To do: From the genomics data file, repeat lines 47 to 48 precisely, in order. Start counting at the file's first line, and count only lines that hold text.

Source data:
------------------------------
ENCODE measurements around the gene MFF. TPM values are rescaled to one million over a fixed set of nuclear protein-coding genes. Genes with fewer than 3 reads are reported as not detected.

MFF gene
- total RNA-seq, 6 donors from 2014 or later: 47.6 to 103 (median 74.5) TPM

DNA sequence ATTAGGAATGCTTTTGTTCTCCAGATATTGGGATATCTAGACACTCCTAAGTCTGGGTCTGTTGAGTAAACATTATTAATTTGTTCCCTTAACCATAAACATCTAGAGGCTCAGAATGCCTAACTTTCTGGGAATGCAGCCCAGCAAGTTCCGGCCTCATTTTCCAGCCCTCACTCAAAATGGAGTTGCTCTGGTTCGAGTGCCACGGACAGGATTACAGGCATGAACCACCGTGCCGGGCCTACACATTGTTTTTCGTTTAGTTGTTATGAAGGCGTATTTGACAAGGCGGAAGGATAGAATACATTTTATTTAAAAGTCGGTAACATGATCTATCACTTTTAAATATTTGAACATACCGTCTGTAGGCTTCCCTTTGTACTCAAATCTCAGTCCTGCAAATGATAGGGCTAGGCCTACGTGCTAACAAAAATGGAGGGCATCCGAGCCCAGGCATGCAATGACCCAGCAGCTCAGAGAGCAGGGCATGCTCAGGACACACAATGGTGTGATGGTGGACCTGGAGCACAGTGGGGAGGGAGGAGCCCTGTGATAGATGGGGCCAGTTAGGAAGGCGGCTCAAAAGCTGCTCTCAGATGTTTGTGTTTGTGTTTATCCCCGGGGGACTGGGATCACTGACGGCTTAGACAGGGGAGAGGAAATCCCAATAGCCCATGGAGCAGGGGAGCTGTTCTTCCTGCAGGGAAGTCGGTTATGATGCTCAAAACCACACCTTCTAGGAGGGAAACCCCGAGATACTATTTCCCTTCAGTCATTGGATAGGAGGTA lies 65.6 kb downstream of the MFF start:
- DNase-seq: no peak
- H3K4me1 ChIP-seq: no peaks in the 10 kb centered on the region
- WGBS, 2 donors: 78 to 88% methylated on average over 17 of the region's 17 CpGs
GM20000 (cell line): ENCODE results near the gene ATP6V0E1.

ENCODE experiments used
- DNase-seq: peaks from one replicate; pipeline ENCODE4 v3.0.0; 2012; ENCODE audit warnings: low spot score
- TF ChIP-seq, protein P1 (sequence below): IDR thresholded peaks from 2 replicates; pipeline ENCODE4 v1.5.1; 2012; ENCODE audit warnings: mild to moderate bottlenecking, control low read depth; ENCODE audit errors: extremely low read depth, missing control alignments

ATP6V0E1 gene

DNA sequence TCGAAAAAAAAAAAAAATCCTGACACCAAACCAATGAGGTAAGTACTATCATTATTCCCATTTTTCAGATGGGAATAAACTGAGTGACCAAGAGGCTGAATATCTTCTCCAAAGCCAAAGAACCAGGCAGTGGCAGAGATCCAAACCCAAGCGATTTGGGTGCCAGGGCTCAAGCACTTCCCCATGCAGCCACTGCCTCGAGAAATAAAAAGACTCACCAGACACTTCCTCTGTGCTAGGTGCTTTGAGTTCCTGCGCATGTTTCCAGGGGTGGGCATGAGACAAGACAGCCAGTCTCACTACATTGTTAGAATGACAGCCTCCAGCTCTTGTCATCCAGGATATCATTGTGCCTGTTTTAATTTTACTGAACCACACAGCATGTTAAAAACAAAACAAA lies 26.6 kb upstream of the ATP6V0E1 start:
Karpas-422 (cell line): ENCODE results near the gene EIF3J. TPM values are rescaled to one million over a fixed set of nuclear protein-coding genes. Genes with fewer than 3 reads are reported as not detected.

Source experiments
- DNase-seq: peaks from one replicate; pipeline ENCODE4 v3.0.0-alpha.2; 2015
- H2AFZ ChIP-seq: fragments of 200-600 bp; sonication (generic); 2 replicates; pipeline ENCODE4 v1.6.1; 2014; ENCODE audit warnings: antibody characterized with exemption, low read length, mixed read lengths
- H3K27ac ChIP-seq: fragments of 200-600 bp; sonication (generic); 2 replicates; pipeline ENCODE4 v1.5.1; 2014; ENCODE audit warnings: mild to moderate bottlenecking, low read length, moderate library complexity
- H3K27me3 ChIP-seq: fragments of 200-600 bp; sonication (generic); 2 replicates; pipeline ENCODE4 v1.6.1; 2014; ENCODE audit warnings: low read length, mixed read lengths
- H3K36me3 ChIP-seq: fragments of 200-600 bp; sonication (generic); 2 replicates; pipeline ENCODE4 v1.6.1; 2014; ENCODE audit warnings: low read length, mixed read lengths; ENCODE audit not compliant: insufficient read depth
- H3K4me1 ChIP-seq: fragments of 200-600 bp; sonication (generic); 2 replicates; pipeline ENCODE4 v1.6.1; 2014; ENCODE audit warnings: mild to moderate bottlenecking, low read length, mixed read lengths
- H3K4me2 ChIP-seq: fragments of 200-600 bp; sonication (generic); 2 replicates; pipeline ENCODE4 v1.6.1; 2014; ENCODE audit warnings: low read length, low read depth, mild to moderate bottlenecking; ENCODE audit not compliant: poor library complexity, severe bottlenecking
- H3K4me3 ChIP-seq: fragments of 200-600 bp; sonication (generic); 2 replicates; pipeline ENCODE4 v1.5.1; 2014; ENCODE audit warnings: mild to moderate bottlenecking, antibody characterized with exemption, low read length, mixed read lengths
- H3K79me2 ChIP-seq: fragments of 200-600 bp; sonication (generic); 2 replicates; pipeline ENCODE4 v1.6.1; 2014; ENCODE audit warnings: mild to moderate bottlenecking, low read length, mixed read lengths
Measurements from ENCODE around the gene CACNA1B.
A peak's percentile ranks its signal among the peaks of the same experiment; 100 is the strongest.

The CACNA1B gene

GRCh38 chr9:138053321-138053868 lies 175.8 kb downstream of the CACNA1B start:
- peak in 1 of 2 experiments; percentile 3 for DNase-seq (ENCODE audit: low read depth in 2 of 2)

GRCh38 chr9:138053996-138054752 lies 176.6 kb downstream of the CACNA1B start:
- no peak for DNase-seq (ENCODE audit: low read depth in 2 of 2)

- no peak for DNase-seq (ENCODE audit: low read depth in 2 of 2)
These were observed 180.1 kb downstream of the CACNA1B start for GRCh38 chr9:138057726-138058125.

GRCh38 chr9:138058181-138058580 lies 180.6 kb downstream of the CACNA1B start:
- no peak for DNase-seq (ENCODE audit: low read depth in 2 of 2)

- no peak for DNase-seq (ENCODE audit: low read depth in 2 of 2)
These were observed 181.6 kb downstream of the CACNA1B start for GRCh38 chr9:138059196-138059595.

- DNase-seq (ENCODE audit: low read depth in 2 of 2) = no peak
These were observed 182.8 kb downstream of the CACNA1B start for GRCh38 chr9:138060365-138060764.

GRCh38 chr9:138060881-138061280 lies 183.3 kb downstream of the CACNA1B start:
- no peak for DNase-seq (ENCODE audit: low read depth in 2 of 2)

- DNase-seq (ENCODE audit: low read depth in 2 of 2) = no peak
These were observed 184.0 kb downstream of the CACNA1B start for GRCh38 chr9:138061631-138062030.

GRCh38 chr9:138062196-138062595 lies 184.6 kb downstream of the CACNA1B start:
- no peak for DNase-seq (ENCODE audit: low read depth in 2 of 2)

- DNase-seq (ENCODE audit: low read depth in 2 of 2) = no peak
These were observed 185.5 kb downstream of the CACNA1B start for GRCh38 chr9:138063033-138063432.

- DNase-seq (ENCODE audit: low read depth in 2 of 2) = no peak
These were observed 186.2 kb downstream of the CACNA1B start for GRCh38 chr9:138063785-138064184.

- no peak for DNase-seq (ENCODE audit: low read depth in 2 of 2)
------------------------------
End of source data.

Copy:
These were observed 185.5 kb downstream of the CACNA1B start for GRCh38 chr9:138063033-138063432.

- DNase-seq (ENCODE audit: low read depth in 2 of 2) = no peak